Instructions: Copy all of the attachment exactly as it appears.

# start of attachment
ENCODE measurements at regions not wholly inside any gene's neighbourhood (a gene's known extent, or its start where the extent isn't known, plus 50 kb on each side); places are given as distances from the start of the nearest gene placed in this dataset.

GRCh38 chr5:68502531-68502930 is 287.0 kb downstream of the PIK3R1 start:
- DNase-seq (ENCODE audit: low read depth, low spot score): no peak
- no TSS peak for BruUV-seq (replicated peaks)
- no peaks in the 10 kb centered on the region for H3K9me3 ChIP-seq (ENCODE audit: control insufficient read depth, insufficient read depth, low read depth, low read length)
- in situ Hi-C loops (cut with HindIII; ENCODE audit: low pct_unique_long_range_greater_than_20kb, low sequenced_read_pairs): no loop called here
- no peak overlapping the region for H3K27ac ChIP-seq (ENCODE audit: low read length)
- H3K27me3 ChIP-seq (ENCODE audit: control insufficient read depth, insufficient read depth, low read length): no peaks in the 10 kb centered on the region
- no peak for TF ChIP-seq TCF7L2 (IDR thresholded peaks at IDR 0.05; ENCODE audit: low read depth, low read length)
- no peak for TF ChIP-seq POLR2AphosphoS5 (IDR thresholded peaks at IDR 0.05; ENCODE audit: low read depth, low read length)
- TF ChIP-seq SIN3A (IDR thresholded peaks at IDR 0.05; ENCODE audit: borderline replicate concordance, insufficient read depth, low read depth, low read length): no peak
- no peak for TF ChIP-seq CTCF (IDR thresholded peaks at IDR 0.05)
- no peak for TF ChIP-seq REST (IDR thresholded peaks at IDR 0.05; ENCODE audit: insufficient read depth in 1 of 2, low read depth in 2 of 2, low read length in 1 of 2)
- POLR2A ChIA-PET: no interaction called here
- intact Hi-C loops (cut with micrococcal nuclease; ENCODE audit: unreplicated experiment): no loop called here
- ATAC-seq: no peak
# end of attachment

ENCODE measurements at regions not wholly inside any gene's neighbourhood (a gene's known extent, or its start where the extent isn't known, plus 50 kb on each side); places are given as distances from the start of the nearest gene placed in this dataset.

GRCh38 chr5:68502531-68502930 is 287.0 kb downstream of the PIK3R1 start:
- DNase-seq (ENCODE audit: low read depth, low spot score): no peak
- no TSS peak for BruUV-seq (replicated peaks)
- no peaks in the 10 kb centered on the region for H3K9me3 ChIP-seq (ENCODE audit: control insufficient read depth, insufficient read depth, low read depth, low read length)
- in situ Hi-C loops (cut with HindIII; ENCODE audit: low pct_unique_long_range_greater_than_20kb, low sequenced_read_pairs): no loop called here
- no peak overlapping the region for H3K27ac ChIP-seq (ENCODE audit: low read length)
- H3K27me3 ChIP-seq (ENCODE audit: control insufficient read depth, insufficient read depth, low read length): no peaks in the 10 kb centered on the region
- no peak for TF ChIP-seq TCF7L2 (IDR thresholded peaks at IDR 0.05; ENCODE audit: low read depth, low read length)
- no peak for TF ChIP-seq POLR2AphosphoS5 (IDR thresholded peaks at IDR 0.05; ENCODE audit: low read depth, low read length)
- TF ChIP-seq SIN3A (IDR thresholded peaks at IDR 0.05; ENCODE audit: borderline replicate concordance, insufficient read depth, low read depth, low read length): no peak
- no peak for TF ChIP-seq CTCF (IDR thresholded peaks at IDR 0.05)
- no peak for TF ChIP-seq REST (IDR thresholded peaks at IDR 0.05; ENCODE audit: insufficient read depth in 1 of 2, low read depth in 2 of 2, low read length in 1 of 2)
- POLR2A ChIA-PET: no interaction called here
- intact Hi-C loops (cut with micrococcal nuclease; ENCODE audit: unreplicated experiment): no loop called here
- ATAC-seq: no peak